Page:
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It's been a lot. Let's find our Comfort Zone again.

Exactly two years ago, I had just landed back in Nantucket after attending the American Library Association’s national conference in Nashville, TN. I had also just moved in with my then-boyfriend now-husband. We had made a short film the summer before and were planning out which film festivals we would attend and storyboarding the next film we wanted to make. Then two weeks later everything changed.

I imagine you have your own version of this. It seems unproductive at this point to compare stories and try to determine who has had it the hardest (certainly not me) or easiest. Suffice it to say…It’s been a lot. It’s still a lot. Whoever you are, wherever you are, kids or no kids, job or no job, vaccinated or not vaccinated, masking or not masking… it’s been a lot.

If you’ve been reading my blog posts and following my newsletter, it’s no secret that I believe people experience tremendous growth when they go outside their comfort zone. Every month, I come up with a new challenge. But just as trees have times of dormancy, we too need periods of rest. Being outside one’s comfort zone, like we all have in one way or another for the last two years, has been exhausting.

Inspired by an email from a friend, I think it’s time to forget about growth and improvement and just try to put the pieces back together and find ourselves again. It appears what we all need is some time back in our comfort zone (if you even remember where it is).

My life coaching training is screaming “This is an opportunity to redesign our lives from scratch into something better!” But my emotional intelligence is reading the room and saying… “Naaaah.”

I think everyone is trying recapture normal, whatever that means to them. And after two years of chaos and disruptions, what does “normal” even mean anymore? Who can even remember at this point? Maybe that’s the best place to start.

Think back to before March 2020. Pull out a journal or a calendar from that time. Or scroll through your Facebook posts and events. What were some of the activities and plans you had? Not big things like a trip to Europe. The little everyday stuff. Who were you spending time with? What was your Friday night like? Which hobbies and pastimes were on your schedule?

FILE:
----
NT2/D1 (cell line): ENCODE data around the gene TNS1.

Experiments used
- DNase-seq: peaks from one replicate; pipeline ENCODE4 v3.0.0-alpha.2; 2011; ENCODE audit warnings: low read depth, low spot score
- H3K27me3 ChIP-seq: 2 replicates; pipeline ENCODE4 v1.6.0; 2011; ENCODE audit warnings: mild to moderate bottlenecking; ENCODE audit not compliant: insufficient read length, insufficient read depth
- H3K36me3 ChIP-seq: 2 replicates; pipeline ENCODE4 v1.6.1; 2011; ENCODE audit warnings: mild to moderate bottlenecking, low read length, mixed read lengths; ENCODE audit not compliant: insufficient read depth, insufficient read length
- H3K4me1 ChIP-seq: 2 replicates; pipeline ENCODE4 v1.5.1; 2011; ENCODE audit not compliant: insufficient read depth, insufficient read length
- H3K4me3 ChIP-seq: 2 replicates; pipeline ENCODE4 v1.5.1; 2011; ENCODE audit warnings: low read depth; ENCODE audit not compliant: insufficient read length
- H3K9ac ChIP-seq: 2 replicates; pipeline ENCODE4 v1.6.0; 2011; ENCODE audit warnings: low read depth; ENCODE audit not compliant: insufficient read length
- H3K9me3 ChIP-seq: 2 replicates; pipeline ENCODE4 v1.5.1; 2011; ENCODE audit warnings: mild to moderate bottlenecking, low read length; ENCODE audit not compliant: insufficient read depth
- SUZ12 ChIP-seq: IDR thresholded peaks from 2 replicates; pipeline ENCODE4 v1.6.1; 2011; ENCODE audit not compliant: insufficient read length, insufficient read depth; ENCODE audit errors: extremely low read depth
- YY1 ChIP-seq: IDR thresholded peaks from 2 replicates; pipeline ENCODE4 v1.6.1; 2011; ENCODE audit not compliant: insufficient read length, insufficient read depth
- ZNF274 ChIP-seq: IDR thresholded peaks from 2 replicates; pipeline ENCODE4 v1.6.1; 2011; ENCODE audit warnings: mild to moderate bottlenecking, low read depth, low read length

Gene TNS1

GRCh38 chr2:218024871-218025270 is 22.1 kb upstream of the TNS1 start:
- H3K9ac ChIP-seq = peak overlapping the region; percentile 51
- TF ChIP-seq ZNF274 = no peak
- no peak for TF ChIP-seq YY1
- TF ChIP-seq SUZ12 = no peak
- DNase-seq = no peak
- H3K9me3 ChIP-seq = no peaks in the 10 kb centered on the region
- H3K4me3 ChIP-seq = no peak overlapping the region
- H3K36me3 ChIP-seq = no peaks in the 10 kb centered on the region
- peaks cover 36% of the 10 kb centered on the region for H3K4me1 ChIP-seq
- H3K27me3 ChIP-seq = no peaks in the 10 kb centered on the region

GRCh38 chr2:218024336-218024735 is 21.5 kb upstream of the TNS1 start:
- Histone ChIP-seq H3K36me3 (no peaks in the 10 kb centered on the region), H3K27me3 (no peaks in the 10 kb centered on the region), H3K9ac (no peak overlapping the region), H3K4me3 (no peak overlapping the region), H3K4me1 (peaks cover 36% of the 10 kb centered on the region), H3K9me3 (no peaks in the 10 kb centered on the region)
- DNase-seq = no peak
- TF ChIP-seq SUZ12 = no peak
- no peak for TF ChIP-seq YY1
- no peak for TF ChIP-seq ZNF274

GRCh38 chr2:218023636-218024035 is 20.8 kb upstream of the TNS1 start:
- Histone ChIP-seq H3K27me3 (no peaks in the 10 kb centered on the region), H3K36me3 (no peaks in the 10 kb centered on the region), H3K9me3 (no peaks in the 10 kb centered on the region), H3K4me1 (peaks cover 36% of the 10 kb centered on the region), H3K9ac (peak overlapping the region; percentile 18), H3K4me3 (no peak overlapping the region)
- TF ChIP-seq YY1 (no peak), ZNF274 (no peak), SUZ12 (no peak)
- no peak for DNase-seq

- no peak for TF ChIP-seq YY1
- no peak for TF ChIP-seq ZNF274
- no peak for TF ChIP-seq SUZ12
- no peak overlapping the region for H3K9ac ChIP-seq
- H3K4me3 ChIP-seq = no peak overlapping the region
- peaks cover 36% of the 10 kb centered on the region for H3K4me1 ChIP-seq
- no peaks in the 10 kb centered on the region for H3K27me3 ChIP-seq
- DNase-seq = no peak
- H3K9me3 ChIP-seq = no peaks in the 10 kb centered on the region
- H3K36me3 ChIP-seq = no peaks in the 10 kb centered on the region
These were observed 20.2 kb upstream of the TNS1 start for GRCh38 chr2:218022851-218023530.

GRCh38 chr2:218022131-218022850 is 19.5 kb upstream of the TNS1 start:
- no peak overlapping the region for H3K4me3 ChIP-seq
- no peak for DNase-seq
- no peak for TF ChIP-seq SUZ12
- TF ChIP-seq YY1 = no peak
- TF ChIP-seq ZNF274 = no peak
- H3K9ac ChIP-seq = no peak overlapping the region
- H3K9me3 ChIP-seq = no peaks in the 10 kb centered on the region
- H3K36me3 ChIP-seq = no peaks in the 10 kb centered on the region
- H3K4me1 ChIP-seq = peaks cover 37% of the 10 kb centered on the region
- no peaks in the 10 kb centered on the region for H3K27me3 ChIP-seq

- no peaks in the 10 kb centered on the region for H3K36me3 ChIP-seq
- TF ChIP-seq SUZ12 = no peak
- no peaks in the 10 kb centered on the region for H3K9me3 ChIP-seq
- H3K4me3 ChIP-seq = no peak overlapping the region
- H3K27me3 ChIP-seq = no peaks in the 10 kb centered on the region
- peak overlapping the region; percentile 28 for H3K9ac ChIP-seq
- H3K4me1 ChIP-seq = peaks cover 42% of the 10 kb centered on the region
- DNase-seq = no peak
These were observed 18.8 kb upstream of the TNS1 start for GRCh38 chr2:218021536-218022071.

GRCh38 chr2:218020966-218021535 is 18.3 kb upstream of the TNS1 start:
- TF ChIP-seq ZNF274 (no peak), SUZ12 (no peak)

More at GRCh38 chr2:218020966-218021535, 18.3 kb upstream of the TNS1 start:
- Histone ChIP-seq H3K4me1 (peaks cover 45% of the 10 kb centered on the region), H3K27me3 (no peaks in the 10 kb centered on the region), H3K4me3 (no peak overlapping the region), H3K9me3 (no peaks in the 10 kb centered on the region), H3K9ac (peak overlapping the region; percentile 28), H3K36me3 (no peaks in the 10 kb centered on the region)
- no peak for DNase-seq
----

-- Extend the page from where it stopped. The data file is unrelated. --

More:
It’s possible you don’t remember anymore or some of these activities didn’t survive the pandemic. Fear not. It just means doing a little soul searching.

Find a quiet moment, drinking coffee or walking your dog, and ask yourself, “What would bring me comfort?” Ponder what activity or task would be like putting on a warm blanket?

Here’s one teeny tiny little rule: It can’t be doing nothing. Here’s why. Doing nothing leads to more doing nothing, which leads to lethargy, which leads to depression, which leads to nothing. If you need rest, by all means, take care of yourself. But in your search for normalcy, it must be an activity. Active. Action.

Here is a short but by no means exhaustive list:

- Go for a drive and put on the music you listened to in high school

- Invite a friend over for tea or coffee. (Not a meal, keep it simple.)

- Eat your favorite kids’ cereal for breakfast for a week.

- Read a “delicious” book (whatever that means for you)

- Gather a few friends and play a board game

- Make a campfire (If weather and climate permits)

- Cook something you haven’t made in a while.

Last weekend, Andrew and I invited ourselves over to a friend’s house and brought a couple board games. Six of us sat around a table playing a game and eating pizza. Two years ago, it wouldn’t have seemed like anything special, but last Saturday it felt decadent!

Something I would recommend if you are not doing it already is to sign up for a weekly group activity of any kind. Human connection is critical to our health and well-being. It can be anything as long as you need to schedule it in advance, so you know to set the time aside for it and there is at least one other person involved, so you have some accountability to show up.

I’ll end where I started… It’s been a lot. Be kind to yourself. Ask for help if you need it. For the next few months, if you have the luxury, take a break from “growing” and just spend your time finding your footing again. Cause it’s been a lot.


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